(For those who prefer a little more activity, the hotel’s 2,000-sq.-ft. fitness center has weights, cardio equipment, iPod hookups, mini LCD monitors, water and fresh apples. It’s open 24 hours a day, seven days a week.)
The Rittenhouse Square neighborhood is full of great bars, restaurants and shops within walking distance of the hotel. Here are some can’t-miss spots:
Franklin Mortgage and Investment Co.
One of Philly’s top craft cocktail bars, the Franklin opened a few years ago and is still mixing incredible sips. The drinks menu is divided into classic and classically inspired cocktails (“Required Reading”), lighter-style libations (“Easy Going”), punches and communal cocktails (“The Flowing Bowl”), potent potables (“Rebellious Spirits”) and really potent potables (“I Asked Her for Water, She Brought Me Gasoline”). The “White Rabbit” has been around since the bar opened and with good reason. The laundry list of ingredients includes Zacapa 23 Year Rum, Barbancourt 8 Year Rum and Smith and Cross Rum, Bols Genever, Orchard Pear Liqueur, Pedro Ximenez Sherry, spiced demerara syrup, cream, cardamom tincture and Fee’s Bitters, served over cracked ice. These mix up into far more than the sum of their parts. I get tired just thinking of grabbing all those bottles and measuring all those amounts, but I’ll gladly sip it every day. The clean and fresh “Great Glass Elevator” is my kind of martini riff with Beefeater Gin, Dolin Blanc Vermouth, Gran Classico and celery and Peychaud’s bitters.
Start with one of bartender Chauncey Scates’ 26 well-crafted, creative cocktails at this modern American restaurant adjacent to the Hotel Palomar. “Mama’s Squeeze Box” ($14) is tangy and aromatic with Tanqueray Gin, Pierre Ferrand Dry Curacao, Carpano Antica Sweet Vermouth, lime, coconut sugar and Moroccan bitters. “Inti’s Return” ($14) is an exotic-garden-in-a-glass with Pisco Porton, lemon, Amargo Chuncho Peruvian Bitters and a blueberry basil shrub. Nosh on truffle popcorn ($4) while perusing the dinner menu. As a starter, dip the accompanying toasted pita triangles into the steaming, kicky hot sauce shrimp ($12) with stewed tomatoes, garbanzo beans and charred onion. The accoutrements alone are enough to warrant ordering the Atlantic cod baked in parchment ($24), which comes with infused leeks, pickled almonds and lobster butter. Don’t skip the requisite charred Brussels sprouts ($9), which give the ubiquitous vegetable its due with the addition of pickled mustard seeds and pine nuts. Save room for the chai-spiced crème brûlée with honey-thyme blueberries ($9), a refreshing take on the dessert menu staple.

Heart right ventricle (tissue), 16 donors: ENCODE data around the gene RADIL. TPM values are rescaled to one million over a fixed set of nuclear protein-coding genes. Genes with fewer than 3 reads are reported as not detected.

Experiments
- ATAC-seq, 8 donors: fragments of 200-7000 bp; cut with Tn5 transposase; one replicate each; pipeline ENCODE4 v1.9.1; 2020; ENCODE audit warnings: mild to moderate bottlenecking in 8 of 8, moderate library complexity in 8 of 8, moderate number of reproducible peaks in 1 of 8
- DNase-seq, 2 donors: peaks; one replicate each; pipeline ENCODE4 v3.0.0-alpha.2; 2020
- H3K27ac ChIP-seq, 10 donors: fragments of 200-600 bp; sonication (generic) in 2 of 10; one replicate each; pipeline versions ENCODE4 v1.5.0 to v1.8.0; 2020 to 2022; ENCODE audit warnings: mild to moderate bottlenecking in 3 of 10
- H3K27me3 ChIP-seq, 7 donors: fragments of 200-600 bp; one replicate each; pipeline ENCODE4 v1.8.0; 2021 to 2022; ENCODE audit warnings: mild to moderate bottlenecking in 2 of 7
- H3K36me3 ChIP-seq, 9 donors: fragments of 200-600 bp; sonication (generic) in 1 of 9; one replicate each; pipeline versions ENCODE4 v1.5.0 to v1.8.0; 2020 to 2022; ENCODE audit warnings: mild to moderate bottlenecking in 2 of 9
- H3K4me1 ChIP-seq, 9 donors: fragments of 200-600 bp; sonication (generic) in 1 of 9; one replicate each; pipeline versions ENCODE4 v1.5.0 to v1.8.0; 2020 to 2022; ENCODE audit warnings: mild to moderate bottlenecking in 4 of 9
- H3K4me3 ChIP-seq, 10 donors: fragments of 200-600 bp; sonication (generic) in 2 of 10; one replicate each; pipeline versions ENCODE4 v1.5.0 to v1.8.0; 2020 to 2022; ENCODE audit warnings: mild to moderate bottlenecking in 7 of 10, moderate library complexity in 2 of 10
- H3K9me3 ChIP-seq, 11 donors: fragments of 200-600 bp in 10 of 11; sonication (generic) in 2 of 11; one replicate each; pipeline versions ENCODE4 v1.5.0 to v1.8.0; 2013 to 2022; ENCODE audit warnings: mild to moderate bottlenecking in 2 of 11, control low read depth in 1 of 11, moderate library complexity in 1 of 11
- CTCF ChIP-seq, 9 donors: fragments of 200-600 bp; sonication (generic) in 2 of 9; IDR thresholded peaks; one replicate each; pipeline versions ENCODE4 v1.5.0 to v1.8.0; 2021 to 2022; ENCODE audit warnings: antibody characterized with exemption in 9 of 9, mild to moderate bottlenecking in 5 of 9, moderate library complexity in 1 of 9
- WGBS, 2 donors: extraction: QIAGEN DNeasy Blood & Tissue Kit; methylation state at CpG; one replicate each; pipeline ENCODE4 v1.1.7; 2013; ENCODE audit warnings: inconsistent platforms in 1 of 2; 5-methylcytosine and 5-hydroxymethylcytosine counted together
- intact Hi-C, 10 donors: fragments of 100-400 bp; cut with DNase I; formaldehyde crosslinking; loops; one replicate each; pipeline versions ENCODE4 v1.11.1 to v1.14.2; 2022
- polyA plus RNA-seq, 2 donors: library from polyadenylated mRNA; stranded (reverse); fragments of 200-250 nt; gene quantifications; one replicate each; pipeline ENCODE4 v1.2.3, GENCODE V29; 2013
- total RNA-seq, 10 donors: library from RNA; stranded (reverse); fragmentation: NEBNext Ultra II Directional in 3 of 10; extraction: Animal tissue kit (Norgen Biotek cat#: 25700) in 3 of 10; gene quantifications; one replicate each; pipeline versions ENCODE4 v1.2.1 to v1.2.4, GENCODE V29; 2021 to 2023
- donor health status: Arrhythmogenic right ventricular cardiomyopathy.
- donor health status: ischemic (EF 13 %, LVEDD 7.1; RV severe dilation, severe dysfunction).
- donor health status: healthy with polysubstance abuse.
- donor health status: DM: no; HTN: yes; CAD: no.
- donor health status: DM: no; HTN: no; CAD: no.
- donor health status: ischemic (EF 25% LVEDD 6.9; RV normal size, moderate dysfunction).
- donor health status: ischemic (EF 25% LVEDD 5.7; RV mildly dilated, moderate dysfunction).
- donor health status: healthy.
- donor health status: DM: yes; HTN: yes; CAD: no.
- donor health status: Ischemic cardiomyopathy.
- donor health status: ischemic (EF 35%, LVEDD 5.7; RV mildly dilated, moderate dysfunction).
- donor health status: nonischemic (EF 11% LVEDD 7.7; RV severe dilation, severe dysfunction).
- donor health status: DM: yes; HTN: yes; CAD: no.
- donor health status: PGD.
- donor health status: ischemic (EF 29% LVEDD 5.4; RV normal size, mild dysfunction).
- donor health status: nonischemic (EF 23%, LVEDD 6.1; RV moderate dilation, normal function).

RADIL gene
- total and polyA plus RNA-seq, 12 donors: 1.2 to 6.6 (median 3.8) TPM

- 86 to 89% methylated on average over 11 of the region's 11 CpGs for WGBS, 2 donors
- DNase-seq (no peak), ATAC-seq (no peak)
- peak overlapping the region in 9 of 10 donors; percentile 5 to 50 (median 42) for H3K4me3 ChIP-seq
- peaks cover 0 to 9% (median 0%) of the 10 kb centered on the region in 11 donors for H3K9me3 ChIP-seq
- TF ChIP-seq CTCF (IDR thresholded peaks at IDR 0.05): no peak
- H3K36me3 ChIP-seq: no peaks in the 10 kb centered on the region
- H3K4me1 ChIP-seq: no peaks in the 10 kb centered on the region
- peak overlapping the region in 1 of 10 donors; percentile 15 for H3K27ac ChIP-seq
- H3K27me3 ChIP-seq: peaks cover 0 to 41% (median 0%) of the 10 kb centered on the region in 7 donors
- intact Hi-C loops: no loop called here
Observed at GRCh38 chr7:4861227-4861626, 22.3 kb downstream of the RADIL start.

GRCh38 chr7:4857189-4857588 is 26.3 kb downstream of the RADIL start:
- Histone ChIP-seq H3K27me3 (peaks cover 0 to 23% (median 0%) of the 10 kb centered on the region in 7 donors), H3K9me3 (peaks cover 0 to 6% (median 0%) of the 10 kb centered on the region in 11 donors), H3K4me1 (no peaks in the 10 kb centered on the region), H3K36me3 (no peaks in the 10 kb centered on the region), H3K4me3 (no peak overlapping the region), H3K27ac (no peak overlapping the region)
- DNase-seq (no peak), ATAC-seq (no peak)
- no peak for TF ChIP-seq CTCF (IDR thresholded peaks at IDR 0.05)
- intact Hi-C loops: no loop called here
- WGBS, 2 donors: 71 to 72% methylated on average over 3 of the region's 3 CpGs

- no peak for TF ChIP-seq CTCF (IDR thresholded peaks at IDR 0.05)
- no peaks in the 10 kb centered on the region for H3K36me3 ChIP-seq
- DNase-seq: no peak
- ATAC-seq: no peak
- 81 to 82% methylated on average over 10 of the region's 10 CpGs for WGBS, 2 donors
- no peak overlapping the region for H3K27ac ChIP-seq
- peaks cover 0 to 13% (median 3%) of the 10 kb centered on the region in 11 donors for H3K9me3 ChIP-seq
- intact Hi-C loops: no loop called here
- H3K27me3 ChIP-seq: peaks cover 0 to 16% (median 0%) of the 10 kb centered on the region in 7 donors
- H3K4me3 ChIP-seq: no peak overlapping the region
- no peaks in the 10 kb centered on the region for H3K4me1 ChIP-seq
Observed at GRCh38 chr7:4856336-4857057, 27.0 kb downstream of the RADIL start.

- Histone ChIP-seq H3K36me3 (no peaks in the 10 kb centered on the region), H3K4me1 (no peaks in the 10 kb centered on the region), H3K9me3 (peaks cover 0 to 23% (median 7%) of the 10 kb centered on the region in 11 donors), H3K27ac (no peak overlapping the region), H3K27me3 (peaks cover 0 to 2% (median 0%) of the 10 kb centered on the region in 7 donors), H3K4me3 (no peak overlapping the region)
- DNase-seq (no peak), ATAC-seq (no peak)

Stephen Starr’s Philly ode to the authentic French bistro is packed any time of day or night, so reserve well in advance. It’s great anytime, but especially for brunch when you can get a well-made croque madame ($13.50), moules frites ($17.50) or a niçoise salad ($18.50). Skip the usual bloody mary for something un peu plus français, like “Le Bijou” ($12), with Tanqueray Gin, green Chartreuse, lime and mint, or a “Mimosa Lorraine” ($9) with Crème de Griotte (a French sour cherry cream liqueur), Crème de Pêche and orange juice, topped with sparkling wine. A Belgium Hoegaarden ($7) goes best with those mussels, though.
Just a block from the hotel, Philadelphia’s sole foray into the fried chicken and doughnut craze offers crazy good donuts, especially right out of the fryer. The sweet menu is divided into “Hot Fresh” ($1.25 each, $6/6, $11/12) or “Fancy” ($2/each, $20/dozen). The best of the bunch is the signature vanilla lavender, with a whiff of the French herb that is not too sweet. Fancy flavors blackberry-anise and milk chocolate-sea salt are great bets, too. Each order of chicken includes Japanese cucumber pickles and a honey donut which can be ordered with a dry seasoning (coconut curry, za’atar or buttermilk ranch), wet glaze (chili-garlic or honey ginger) or just naked. You can also choose a half ($9) or whole ($17) chicken or wings ($9/6 or $17/12). If you take donuts for the ride home, ask for a box or have them double-bagged. They are delicious but greasy.
Rates at the Radisson Blu Warwick start at $249. For more information and reservations, visit radissonbluphiladelphia.com.
Kelly Magyarics, DWS, is a wine, spirits and lifestyle writer, and wine educator, in the Washington, D.C. area. She can be reached through her website, www.kellymagyarics.com, or on Twitter and Instagram @kmagyarics.